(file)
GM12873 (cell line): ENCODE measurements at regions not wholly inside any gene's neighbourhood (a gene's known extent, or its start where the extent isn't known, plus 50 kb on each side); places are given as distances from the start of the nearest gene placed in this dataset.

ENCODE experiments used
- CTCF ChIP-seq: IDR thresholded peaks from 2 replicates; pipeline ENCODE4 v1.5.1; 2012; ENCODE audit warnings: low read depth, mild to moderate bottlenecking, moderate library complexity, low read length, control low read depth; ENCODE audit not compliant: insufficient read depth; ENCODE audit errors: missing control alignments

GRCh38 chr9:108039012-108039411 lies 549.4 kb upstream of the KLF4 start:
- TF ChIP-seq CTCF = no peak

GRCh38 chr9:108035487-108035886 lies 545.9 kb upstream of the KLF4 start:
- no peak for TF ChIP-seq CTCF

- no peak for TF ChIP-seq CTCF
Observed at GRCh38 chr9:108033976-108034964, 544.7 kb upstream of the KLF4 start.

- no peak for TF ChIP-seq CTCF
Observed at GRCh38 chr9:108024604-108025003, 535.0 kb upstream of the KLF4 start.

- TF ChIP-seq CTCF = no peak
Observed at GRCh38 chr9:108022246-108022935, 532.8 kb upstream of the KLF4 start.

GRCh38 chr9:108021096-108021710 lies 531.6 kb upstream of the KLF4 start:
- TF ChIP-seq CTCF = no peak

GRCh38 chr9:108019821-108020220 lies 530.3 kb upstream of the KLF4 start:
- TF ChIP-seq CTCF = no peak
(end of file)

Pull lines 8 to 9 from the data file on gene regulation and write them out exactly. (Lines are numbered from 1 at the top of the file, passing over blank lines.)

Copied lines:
- no peak for TF ChIP-seq CTCF
Observed at GRCh38 chr9:108033976-108034964, 544.7 kb upstream of the KLF4 start.